rajkumar62506's blog

By rajkumar62506, history, 2 months ago, In English

Hello Everyone,

There are many solutions for LCA query,like simple O(N) by traversal only,O(log(N)^2) using Binary lifting + Binary Search,Also most famous O(log(N)) solution. But recently I when I was learning about sparse table, I accounted with O(1) sol for each query using Euler Tour+RMQ using Sparse table. I tried to submit sol using this on SPOJ and CSES problem set and got accepted.

SPOJ Submission
CSES Submission

Now I have only one doubt that is this O(1) solution has any flaw?

If yes,what?

And if not,as far as I know this sol is not so famous compared to log(N) sol,why? even it is easy to code.It might possible that it is famous but I didn't know that.

 
 
 
 
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2 months ago, # |
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Auto comment: topic has been updated by rajkumar62506 (previous revision, new revision, compare).

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2 months ago, # |
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Yes, Using RMQ tables is O(1) because you divide the range L..R at some inner point say M and query(L..M) and query(M..R) [Here the L..M and M..R can overlap] and take the minimum of those two to get the LCA. This is fine for minimum (and hence to get LCA) as overlap does not matter.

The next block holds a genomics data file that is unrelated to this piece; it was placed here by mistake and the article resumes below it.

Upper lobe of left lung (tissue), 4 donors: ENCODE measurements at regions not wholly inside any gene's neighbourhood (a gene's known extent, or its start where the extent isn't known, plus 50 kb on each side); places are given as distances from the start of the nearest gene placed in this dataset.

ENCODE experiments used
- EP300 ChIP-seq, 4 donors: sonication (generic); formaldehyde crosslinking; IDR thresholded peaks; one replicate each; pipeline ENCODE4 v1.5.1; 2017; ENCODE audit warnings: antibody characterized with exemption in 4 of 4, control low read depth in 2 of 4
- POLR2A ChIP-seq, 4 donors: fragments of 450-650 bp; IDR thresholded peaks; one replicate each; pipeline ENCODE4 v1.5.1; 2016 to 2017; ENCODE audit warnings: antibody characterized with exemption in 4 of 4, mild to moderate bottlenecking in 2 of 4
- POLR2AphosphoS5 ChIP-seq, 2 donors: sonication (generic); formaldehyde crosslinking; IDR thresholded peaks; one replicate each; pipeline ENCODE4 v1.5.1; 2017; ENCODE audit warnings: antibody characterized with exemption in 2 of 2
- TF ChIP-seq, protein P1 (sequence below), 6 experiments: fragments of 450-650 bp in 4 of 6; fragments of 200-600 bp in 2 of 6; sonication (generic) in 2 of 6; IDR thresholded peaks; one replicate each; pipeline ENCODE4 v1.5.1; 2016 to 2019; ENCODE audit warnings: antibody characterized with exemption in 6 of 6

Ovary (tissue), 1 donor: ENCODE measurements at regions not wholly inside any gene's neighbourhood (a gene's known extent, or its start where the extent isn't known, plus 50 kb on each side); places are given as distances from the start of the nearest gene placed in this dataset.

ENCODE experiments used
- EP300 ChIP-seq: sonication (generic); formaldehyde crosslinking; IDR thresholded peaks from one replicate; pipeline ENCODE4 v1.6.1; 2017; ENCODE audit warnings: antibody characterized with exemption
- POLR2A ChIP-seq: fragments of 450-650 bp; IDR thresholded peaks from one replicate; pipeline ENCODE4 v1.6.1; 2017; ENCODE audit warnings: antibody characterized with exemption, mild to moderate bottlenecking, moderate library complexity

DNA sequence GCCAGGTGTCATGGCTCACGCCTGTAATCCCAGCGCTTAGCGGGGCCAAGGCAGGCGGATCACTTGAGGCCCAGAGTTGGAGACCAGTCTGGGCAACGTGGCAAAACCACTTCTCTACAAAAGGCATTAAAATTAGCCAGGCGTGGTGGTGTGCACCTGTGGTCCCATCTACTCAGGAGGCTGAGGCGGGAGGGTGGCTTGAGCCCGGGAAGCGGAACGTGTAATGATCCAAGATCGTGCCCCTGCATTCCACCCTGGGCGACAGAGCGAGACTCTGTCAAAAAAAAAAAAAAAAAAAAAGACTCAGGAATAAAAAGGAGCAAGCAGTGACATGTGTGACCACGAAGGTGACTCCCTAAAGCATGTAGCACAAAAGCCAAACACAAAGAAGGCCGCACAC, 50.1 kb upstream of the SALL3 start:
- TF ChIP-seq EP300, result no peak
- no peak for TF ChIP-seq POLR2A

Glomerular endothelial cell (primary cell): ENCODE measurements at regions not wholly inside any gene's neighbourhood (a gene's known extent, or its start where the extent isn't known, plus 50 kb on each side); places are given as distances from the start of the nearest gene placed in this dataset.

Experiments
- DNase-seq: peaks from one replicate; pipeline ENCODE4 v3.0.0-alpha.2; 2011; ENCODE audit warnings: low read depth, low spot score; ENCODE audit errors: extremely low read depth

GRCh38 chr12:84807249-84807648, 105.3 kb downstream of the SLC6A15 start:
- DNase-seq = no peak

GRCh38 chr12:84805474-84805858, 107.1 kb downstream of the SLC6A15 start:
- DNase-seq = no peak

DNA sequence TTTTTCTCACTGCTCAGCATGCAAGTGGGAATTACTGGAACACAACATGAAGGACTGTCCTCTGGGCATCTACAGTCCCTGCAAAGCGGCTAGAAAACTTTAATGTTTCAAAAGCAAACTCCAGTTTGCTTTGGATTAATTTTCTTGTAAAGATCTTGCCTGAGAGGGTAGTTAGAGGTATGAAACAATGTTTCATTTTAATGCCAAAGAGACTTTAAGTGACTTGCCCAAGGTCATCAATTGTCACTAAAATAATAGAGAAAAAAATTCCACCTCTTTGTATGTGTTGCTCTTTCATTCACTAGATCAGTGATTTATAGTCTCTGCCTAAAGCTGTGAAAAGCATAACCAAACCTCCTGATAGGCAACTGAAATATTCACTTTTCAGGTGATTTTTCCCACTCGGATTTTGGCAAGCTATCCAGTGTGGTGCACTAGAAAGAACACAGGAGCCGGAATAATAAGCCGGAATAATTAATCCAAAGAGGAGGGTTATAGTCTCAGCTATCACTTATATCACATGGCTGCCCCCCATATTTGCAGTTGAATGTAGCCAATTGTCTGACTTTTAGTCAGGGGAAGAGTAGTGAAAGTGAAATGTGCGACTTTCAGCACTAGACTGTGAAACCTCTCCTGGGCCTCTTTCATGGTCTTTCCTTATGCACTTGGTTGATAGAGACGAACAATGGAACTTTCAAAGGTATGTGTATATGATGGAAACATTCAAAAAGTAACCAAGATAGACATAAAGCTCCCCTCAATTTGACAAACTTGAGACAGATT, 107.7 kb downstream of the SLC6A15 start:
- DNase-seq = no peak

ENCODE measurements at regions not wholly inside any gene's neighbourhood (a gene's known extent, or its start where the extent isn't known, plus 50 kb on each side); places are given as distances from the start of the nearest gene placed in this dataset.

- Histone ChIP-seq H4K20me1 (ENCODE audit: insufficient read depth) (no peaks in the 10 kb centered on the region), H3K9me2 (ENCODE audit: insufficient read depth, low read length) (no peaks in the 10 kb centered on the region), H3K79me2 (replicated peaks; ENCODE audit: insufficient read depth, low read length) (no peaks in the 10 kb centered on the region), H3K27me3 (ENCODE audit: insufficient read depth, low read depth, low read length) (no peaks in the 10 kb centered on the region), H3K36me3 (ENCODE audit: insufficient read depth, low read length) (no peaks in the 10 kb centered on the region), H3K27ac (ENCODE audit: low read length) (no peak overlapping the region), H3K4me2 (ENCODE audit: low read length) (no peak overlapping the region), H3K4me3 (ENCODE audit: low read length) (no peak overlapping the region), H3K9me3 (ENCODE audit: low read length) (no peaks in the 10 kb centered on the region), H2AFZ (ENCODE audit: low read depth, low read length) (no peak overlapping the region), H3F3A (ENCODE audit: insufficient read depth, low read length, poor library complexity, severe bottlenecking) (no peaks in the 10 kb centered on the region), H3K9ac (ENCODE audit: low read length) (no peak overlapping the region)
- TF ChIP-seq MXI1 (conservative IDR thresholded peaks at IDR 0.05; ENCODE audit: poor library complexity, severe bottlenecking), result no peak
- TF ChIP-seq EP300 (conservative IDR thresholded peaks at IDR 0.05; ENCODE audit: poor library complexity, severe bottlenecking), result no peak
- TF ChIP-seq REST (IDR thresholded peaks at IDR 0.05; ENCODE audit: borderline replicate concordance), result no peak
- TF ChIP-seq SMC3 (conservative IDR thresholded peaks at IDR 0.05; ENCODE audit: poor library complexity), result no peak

But the same, cannot be done for other operations like sum, or etc. To do these operations we need to divide L..R in exclusive non-overlapping intervals which binary lifting does in O(log n).

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    2 months ago, # ^ |
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    Absolutely right.Sparse Table is good for idempotent functions,like min,max,gcd,lcm etc.

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2 months ago, # |
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I see you're using a log2 array, but it's not actually needed. I think this will be slightly faster: 31-__builtin_clz(n-1) will give the largest k such that 2^k <= n.

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    2 months ago, # ^ |
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    Ok.I will try this. Thnx for knowledge.

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    2 months ago, # ^ |
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    Actually there is an even simpler way to do this, just use the __lg() function.

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2 months ago, # |
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Since there will almost never be any update to the stored values, a Sparse Table might be a better choice, allowing O(1) query answering with O(NlogN) build time.
https://cp-algorithms.com/graph/lca.html.

This is usually my go-to (the Sparse Table in my library is prewritten for this), but binary lifting also allows you to access the K-th ancestor of any node.